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5 Tips for Fixing Splintered Decks

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5 Tips for Fixing Splintered Decks

Old Wooden Planks with splintered decks

Is your wooden deck starting to get splintered and in dire need of repair? Besides the fact that it’s unsightly, splintered wood also poses a safety hazard. So the quicker your fix it, the better. 

But how can you repair your splintered deck with minimal effort and deconstruction? That’s what I’m here for!

I’ll give you five tips for fixing splintered decks, and if you want to replace your deck entirely, get in touch with us at Dupont Decks for a price quote!


5 Tips for Fixing Splintered Decks With Minimal Effort

The most straightforward fix to a splintered deck is sanding it. However, to ensure perfect results, there are a few steps you should add beforehand. Here are a few tips for the smoothest fix you can attempt:

1. Power Wash the Splintered Deck

power washer jet on home wooden deck - fixing splintered decks

Power washing is an optional step in repairing splintered decks, but I think it’s important to achieve flawless results. For starters, it’ll clean your deck from any remains of an old finish that might add to its unsightliness. It’ll also get rid of any stickiness on the wood that might affect the smooth flow of sandpaper.

To avoid damaging your wood, avoid exceeding a water pressure of 2,000 psi. After power washing your deck, leave it to dry for 2-4 days before picking up where you left off.

Luckily, this step won’t cost you anything if you already own a power washer. If you don’t, you should expect to spend about $100-$300 on a decent one.

2. Bleach the Dry Deck

One of the common culprits behind splintered wood is moisture, which is also responsible for mold growth. If your splintered deck also has traces of mold on it, you’ll need to bleach it to eliminate all the causing bacteria and fungus.

To bleach your deck safely, mix equal amounts of bleach and water in a large bucket. Then, use your power washer to spray the entire deck. Wait for your deck to dry entirely, then jump on to the next step.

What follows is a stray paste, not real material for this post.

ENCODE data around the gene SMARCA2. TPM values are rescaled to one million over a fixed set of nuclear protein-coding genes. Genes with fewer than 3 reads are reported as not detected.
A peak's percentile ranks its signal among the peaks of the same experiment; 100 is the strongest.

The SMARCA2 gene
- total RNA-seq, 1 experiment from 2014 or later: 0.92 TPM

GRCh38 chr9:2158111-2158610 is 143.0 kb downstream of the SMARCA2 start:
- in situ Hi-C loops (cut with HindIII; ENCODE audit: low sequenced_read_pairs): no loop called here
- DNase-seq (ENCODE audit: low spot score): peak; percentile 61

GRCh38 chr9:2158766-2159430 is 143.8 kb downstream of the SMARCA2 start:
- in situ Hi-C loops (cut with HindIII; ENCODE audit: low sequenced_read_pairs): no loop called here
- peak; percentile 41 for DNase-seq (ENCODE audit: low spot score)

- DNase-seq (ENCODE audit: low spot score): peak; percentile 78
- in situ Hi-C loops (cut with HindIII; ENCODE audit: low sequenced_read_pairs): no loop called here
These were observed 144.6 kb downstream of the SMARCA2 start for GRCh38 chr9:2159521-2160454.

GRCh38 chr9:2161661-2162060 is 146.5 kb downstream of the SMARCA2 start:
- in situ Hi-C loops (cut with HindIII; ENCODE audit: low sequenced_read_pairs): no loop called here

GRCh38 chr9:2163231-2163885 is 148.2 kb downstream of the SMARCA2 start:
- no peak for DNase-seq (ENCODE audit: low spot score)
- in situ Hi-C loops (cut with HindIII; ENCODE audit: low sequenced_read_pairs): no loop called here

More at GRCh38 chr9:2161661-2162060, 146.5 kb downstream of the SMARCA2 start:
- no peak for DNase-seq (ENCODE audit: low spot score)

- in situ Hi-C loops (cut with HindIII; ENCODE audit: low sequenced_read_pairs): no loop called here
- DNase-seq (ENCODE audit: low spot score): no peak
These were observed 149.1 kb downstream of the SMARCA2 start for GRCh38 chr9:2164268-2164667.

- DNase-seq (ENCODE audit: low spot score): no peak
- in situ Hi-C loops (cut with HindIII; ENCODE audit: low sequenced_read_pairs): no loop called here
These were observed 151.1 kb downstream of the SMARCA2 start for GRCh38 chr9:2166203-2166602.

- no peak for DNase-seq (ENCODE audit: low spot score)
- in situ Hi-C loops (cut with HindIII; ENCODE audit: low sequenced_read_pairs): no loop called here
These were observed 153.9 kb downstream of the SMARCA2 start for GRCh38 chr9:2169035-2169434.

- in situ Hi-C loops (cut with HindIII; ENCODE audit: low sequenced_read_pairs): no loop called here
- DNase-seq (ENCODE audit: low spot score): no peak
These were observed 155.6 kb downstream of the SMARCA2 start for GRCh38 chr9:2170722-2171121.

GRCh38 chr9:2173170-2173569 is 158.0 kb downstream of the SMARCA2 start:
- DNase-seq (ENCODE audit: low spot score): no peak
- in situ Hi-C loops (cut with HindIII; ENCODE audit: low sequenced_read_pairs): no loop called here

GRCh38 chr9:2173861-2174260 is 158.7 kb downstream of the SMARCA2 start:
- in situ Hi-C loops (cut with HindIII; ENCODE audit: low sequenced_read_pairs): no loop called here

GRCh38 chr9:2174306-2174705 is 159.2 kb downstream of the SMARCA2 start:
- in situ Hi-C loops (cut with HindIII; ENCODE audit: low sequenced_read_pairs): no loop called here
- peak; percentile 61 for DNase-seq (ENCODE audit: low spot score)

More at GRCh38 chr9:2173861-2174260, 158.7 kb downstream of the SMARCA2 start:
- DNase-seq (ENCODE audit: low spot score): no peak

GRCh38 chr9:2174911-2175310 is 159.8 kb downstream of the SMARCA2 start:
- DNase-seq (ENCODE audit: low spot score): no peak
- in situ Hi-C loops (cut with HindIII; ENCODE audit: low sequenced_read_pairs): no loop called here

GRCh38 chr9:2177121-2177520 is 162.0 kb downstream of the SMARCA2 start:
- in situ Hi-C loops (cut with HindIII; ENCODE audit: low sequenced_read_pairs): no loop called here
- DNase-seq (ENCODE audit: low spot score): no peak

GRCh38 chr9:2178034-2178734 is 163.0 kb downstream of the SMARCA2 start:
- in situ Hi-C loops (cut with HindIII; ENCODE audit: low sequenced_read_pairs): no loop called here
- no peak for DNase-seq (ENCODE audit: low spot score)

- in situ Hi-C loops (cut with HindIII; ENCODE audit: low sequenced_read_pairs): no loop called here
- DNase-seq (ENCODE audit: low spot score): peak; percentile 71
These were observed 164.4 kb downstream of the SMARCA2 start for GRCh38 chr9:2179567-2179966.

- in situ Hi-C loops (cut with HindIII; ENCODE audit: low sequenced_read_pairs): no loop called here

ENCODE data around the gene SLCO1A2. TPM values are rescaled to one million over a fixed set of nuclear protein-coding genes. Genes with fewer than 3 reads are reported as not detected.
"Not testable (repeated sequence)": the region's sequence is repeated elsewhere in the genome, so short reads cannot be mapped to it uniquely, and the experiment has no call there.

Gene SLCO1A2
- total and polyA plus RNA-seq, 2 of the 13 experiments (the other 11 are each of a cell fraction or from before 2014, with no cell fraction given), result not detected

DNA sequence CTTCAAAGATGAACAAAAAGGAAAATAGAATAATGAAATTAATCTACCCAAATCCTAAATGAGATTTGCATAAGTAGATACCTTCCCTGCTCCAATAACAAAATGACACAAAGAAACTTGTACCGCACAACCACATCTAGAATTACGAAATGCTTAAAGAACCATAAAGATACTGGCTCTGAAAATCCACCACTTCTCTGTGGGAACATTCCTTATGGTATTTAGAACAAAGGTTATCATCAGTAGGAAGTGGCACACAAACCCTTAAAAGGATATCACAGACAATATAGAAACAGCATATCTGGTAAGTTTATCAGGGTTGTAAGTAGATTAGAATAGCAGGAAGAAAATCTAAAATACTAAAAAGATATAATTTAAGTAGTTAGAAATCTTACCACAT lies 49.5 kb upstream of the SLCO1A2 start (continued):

Don’t worry about the costs of this step because it’ll cost you nothing more than a few dollars to buy bleach.

3. Hammer Down the Nails

The last step before sanding your deck is hammering down all the nails sticking out from it. This step is essential because nails can tear sandpaper and cut your work short until you replace it, which isn’t ideal and will take a lot of time.

4. Sand the Bleached Deck

Mature man performing maintenance on home wooden deck

To sand your deck in the shortest time possible, you should use a flooring orbital sander. However, this device will cost you about $400 to buy or $60-$100 to rent, which isn’t budget-friendly for many people.

As a more affordable alternative, you can use a belt sander. Although it’ll take you more time, it’ll save you a few bucks, as you can get one for a price as low as $30. Along with these devices, you’ll need 100-grit and 120-grit sandpaper, which will cost you about $5-$10.

While sanding, move the sander along the wood grain to avoid visible scratches on your deck. Go over your deck once with the 100-grit paper, then conclude with one pass of the 120-grit paper to ensure a smooth finish.

5. Add a Protective Layer to Your Deck

To maintain the neat appearance of the natural wood on your deck after sanding, you should add a protective layer, be it a stain, restoration coating, or else.

If your deck has visible cracks you want to smoothen, it’s better to use a restoration coating, such as a protective acrylic finish. This coating will cost you about $20-$50 per gallon, and you can apply it without professional help using a roller. However, ensure to wait at least 24 hours between the first and second coats.

Another valid option you can opt for is a semi-transparent stain, which will cost you about $35 per gallon. The stain will protect your deck from the harsh UV rays of the sun and keep it looking smooth.

After treating your deck with the protective layer, wait 2-3 days before using it again.


Frequently Asked Questions

How Can I Prevent My Deck From Splintering?

Splintering usually occurs when rain and moisture seep through unsealed cracks into the wood. To prevent this, you should weatherproof your deck before winter. You can do so by cleaning your deck regularly and sealing it with a protective layer that keeps moisture and harsh UV rays at bay.

How Do I Know If It’s Time to Replace My Deck?

If your deck is older than 15-20 years and shows signs of tear more than simple splinters, then it’s time to renovate and refresh it. The signs you should look for are wood rot, large holes, loose railings, unstable posts, rusty hardware, and termites.


To Wrap Up

If you have a splintered deck, you can fix it at home easily in just five steps. And you only need a few tools and supplies to get the job done.

But if your deck needs more than sanding, contact us today to get a free estimate for building or remodeling it!


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